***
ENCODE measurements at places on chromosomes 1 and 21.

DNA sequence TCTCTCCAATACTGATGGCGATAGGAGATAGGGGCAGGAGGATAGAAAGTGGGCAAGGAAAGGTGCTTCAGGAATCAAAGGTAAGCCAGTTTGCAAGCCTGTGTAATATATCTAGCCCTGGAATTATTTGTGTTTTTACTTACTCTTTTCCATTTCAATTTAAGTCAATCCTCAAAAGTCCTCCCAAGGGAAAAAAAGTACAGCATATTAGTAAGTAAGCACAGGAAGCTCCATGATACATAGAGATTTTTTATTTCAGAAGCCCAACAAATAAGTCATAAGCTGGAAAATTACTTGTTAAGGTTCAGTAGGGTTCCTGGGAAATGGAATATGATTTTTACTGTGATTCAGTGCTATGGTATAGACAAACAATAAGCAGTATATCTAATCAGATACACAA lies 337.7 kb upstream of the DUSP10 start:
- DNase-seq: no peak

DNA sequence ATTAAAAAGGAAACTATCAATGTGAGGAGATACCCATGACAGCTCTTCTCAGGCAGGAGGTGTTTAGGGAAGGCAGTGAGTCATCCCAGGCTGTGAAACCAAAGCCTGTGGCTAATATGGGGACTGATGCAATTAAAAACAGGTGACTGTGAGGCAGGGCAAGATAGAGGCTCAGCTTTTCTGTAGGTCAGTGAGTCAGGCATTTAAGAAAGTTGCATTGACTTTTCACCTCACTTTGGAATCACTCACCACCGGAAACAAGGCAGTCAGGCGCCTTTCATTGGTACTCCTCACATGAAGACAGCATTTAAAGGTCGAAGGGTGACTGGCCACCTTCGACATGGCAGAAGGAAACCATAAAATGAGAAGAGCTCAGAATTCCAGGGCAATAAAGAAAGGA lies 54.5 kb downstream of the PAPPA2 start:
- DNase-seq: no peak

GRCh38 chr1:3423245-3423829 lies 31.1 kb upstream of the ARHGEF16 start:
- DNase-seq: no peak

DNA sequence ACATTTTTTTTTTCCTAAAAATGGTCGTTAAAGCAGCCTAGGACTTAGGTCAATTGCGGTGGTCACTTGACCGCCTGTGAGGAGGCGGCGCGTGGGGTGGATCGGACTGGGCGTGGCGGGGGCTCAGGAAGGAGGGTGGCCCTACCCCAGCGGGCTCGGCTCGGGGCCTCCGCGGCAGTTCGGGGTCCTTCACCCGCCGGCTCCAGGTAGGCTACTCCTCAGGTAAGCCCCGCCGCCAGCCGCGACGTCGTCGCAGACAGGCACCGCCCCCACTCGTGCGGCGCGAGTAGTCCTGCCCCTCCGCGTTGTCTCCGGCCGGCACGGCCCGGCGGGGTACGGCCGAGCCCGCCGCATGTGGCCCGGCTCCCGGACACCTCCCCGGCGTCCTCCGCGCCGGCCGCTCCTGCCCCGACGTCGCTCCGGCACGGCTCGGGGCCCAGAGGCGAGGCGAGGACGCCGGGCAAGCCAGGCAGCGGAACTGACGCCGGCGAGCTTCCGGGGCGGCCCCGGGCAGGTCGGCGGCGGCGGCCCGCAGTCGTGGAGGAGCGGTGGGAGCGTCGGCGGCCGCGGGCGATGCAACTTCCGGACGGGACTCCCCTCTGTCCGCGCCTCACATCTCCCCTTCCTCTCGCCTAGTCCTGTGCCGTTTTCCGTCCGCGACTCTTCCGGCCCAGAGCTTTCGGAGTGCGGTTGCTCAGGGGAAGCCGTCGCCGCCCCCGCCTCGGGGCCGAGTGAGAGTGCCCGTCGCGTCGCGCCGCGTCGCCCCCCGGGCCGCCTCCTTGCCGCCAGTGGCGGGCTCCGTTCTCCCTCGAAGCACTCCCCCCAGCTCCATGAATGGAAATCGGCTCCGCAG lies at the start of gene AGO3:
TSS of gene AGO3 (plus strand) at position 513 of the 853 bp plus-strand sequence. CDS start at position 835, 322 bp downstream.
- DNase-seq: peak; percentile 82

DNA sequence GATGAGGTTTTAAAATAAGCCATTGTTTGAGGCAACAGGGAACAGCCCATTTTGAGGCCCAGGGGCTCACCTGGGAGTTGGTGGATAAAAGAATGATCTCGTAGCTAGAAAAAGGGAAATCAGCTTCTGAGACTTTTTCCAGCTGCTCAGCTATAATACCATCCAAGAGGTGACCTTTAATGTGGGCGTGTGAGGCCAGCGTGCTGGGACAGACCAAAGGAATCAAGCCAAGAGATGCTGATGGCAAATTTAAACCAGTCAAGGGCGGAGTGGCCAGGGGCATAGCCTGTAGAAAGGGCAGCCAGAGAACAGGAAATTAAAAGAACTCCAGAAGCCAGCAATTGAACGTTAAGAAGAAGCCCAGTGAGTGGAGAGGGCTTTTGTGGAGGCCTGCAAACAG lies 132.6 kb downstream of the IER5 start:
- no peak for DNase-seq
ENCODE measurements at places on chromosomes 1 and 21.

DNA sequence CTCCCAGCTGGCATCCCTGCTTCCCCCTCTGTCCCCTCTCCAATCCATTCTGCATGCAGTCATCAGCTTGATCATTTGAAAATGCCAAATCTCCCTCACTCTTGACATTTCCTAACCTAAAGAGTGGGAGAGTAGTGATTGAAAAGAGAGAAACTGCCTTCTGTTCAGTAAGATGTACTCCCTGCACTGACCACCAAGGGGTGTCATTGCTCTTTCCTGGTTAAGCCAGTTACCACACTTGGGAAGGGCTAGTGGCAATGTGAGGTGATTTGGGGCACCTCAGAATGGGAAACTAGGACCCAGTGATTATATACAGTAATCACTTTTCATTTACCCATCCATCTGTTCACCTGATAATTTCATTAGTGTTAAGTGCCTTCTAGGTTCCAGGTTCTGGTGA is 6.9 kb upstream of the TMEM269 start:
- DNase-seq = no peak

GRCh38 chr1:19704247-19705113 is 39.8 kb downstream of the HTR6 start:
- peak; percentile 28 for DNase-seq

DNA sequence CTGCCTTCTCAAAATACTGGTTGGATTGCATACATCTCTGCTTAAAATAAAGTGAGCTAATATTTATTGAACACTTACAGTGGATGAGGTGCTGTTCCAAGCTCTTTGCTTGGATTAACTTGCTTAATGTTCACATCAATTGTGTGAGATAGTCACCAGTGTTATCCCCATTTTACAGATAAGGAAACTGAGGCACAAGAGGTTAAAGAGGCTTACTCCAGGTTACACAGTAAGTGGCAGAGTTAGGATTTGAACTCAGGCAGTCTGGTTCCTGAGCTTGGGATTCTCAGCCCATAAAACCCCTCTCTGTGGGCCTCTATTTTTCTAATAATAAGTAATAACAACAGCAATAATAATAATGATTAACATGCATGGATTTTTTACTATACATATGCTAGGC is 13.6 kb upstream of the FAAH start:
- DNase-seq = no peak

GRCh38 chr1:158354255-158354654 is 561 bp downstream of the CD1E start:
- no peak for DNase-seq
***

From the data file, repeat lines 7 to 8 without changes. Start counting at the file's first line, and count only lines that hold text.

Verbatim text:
- DNase-seq: no peak

DNA sequence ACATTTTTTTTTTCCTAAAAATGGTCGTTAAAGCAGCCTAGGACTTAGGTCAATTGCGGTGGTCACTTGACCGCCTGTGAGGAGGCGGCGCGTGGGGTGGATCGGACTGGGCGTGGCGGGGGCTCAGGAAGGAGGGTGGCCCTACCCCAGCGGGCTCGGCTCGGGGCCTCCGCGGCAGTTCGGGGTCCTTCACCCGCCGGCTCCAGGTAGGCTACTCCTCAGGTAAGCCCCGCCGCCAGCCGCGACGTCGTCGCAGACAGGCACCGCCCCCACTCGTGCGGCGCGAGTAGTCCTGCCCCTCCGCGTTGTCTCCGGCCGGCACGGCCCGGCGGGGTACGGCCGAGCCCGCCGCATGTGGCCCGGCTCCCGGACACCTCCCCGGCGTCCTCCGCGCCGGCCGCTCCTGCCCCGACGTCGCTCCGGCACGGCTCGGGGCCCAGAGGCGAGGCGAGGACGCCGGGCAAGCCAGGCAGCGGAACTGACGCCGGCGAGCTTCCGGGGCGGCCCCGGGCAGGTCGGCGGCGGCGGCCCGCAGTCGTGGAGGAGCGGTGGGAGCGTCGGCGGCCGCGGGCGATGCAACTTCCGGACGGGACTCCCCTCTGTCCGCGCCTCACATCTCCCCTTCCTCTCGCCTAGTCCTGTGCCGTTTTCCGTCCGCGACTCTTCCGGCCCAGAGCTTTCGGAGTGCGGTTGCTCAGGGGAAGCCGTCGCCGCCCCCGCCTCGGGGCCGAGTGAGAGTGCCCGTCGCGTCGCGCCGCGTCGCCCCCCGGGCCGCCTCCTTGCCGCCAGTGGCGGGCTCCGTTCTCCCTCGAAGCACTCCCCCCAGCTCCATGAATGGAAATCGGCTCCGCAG lies at the start of gene AGO3: